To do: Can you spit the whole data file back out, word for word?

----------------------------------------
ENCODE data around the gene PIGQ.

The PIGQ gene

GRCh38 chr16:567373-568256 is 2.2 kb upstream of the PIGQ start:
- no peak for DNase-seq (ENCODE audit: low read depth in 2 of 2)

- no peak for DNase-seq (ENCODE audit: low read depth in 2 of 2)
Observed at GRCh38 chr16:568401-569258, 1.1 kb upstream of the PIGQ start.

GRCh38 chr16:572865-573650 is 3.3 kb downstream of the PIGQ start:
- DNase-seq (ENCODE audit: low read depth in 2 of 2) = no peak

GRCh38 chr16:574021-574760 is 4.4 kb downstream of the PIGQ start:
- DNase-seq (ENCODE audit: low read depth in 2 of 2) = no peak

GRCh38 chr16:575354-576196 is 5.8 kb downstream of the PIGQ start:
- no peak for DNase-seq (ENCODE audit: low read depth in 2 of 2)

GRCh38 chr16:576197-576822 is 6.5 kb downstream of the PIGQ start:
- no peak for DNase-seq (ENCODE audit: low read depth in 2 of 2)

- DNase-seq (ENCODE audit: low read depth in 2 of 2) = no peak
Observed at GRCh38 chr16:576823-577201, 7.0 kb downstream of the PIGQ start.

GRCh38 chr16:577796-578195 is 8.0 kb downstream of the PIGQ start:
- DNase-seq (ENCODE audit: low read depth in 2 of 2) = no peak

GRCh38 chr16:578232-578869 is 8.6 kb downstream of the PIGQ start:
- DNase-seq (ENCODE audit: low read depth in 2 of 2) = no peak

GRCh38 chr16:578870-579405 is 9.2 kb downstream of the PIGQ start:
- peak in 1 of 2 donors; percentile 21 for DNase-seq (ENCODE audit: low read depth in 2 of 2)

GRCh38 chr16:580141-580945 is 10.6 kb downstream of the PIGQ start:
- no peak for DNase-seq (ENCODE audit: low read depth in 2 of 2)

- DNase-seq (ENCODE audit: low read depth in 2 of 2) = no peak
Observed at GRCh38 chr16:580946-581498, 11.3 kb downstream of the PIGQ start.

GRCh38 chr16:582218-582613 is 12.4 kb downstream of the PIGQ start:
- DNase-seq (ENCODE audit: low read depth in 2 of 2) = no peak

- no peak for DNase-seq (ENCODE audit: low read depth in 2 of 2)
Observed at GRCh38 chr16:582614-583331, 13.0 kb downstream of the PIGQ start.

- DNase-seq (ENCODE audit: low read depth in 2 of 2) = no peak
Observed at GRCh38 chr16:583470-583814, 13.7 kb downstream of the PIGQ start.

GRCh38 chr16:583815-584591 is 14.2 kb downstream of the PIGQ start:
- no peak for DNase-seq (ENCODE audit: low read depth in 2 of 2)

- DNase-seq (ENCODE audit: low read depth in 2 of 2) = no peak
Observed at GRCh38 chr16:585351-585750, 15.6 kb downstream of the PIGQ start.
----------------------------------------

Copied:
ENCODE data around the gene PIGQ.

The PIGQ gene

GRCh38 chr16:567373-568256 is 2.2 kb upstream of the PIGQ start:
- no peak for DNase-seq (ENCODE audit: low read depth in 2 of 2)

- no peak for DNase-seq (ENCODE audit: low read depth in 2 of 2)
Observed at GRCh38 chr16:568401-569258, 1.1 kb upstream of the PIGQ start.

GRCh38 chr16:572865-573650 is 3.3 kb downstream of the PIGQ start:
- DNase-seq (ENCODE audit: low read depth in 2 of 2) = no peak

GRCh38 chr16:574021-574760 is 4.4 kb downstream of the PIGQ start:
- DNase-seq (ENCODE audit: low read depth in 2 of 2) = no peak

GRCh38 chr16:575354-576196 is 5.8 kb downstream of the PIGQ start:
- no peak for DNase-seq (ENCODE audit: low read depth in 2 of 2)

GRCh38 chr16:576197-576822 is 6.5 kb downstream of the PIGQ start:
- no peak for DNase-seq (ENCODE audit: low read depth in 2 of 2)

- DNase-seq (ENCODE audit: low read depth in 2 of 2) = no peak
Observed at GRCh38 chr16:576823-577201, 7.0 kb downstream of the PIGQ start.

GRCh38 chr16:577796-578195 is 8.0 kb downstream of the PIGQ start:
- DNase-seq (ENCODE audit: low read depth in 2 of 2) = no peak

GRCh38 chr16:578232-578869 is 8.6 kb downstream of the PIGQ start:
- DNase-seq (ENCODE audit: low read depth in 2 of 2) = no peak

GRCh38 chr16:578870-579405 is 9.2 kb downstream of the PIGQ start:
- peak in 1 of 2 donors; percentile 21 for DNase-seq (ENCODE audit: low read depth in 2 of 2)

GRCh38 chr16:580141-580945 is 10.6 kb downstream of the PIGQ start:
- no peak for DNase-seq (ENCODE audit: low read depth in 2 of 2)

- DNase-seq (ENCODE audit: low read depth in 2 of 2) = no peak
Observed at GRCh38 chr16:580946-581498, 11.3 kb downstream of the PIGQ start.

GRCh38 chr16:582218-582613 is 12.4 kb downstream of the PIGQ start:
- DNase-seq (ENCODE audit: low read depth in 2 of 2) = no peak

- no peak for DNase-seq (ENCODE audit: low read depth in 2 of 2)
Observed at GRCh38 chr16:582614-583331, 13.0 kb downstream of the PIGQ start.

- DNase-seq (ENCODE audit: low read depth in 2 of 2) = no peak
Observed at GRCh38 chr16:583470-583814, 13.7 kb downstream of the PIGQ start.

GRCh38 chr16:583815-584591 is 14.2 kb downstream of the PIGQ start:
- no peak for DNase-seq (ENCODE audit: low read depth in 2 of 2)

- DNase-seq (ENCODE audit: low read depth in 2 of 2) = no peak
Observed at GRCh38 chr16:585351-585750, 15.6 kb downstream of the PIGQ start.